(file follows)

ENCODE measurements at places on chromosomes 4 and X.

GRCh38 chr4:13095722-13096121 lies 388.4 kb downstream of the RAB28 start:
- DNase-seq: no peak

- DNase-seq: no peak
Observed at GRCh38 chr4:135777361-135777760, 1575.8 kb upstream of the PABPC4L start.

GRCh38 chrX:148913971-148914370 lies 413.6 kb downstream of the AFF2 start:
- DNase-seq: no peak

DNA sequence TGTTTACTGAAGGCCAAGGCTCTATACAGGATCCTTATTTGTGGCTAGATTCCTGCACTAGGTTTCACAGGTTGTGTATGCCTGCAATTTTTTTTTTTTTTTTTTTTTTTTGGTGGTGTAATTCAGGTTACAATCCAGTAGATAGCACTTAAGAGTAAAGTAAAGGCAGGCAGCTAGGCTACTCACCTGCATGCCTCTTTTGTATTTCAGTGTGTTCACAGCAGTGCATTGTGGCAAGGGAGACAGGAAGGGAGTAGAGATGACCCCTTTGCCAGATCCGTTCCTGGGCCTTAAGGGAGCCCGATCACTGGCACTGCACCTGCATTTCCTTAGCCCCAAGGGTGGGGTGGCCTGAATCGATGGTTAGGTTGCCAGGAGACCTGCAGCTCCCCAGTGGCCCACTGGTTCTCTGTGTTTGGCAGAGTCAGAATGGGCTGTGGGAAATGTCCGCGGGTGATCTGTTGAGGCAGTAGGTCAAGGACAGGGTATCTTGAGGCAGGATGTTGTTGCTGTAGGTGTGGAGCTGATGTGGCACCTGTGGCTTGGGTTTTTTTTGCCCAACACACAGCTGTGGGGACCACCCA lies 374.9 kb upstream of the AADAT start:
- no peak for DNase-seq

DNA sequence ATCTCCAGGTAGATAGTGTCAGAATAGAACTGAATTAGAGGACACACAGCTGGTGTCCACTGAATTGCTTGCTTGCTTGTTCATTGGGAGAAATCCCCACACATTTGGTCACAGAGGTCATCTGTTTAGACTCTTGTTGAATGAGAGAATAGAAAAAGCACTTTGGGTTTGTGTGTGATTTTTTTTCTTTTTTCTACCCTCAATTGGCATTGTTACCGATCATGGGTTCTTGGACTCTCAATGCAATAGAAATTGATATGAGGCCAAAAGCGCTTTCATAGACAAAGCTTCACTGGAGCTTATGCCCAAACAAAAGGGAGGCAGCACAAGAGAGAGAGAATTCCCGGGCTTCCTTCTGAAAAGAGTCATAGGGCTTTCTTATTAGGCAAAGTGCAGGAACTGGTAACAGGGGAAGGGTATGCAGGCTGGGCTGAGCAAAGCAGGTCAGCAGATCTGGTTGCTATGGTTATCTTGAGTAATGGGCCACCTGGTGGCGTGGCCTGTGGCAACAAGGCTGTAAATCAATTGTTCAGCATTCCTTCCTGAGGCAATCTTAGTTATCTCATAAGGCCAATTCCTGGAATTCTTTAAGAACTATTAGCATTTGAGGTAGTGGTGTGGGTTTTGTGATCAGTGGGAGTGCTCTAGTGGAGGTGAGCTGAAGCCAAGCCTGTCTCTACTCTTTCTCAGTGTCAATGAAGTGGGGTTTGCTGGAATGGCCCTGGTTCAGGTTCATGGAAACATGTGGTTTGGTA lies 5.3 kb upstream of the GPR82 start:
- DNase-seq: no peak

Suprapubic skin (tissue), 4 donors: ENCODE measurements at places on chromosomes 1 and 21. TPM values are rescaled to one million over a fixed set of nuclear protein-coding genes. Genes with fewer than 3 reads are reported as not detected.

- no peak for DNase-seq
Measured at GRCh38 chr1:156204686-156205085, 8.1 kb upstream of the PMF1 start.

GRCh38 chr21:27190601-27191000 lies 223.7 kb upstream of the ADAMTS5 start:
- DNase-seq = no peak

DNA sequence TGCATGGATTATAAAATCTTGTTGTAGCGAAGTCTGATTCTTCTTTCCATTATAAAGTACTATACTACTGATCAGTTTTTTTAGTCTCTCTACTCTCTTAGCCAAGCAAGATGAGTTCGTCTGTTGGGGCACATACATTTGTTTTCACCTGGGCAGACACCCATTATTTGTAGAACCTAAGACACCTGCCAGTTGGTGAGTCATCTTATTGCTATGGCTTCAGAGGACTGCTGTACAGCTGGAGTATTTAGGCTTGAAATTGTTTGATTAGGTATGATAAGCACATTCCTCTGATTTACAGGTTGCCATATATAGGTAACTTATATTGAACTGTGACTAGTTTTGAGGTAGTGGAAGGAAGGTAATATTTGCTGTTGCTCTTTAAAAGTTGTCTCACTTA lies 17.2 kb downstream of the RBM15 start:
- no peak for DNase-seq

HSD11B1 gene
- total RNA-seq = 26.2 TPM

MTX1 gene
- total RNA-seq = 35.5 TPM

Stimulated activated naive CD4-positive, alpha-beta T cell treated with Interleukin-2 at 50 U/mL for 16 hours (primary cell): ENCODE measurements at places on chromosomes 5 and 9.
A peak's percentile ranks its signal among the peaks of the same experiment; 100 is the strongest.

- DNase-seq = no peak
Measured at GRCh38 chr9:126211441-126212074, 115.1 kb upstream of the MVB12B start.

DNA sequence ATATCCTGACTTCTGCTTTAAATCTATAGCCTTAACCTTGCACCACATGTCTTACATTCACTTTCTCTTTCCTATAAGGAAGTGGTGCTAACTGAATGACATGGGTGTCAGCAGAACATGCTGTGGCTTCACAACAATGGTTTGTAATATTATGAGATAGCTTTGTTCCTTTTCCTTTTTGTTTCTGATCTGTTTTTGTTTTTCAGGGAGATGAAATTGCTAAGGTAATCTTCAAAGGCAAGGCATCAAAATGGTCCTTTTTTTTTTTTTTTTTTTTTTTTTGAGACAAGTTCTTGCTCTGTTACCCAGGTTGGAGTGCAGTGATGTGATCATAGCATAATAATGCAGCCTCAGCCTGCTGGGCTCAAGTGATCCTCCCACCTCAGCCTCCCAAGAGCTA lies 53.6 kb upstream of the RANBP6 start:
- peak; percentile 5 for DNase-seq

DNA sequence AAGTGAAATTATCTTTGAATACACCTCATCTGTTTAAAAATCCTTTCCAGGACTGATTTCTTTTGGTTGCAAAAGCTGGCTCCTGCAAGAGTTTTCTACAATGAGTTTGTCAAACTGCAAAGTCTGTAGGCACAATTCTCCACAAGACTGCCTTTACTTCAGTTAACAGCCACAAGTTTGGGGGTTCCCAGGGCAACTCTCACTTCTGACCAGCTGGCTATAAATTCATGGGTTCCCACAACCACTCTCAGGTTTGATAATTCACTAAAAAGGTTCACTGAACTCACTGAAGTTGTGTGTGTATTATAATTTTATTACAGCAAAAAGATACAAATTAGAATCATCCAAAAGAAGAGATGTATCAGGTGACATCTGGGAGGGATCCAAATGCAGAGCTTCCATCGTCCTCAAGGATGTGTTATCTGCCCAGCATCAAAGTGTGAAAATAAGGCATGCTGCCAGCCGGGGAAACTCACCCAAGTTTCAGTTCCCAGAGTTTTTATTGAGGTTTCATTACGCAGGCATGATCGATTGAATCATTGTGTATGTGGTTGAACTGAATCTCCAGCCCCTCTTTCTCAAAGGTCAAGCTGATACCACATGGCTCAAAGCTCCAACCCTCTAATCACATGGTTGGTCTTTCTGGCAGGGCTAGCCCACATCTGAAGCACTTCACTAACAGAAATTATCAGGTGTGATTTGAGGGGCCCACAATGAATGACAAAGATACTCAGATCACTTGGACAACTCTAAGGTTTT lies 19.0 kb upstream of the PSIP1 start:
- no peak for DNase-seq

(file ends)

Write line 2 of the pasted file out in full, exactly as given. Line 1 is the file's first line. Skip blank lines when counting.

GRCh38 chr4:13095722-13096121 lies 388.4 kb downstream of the RAB28 start: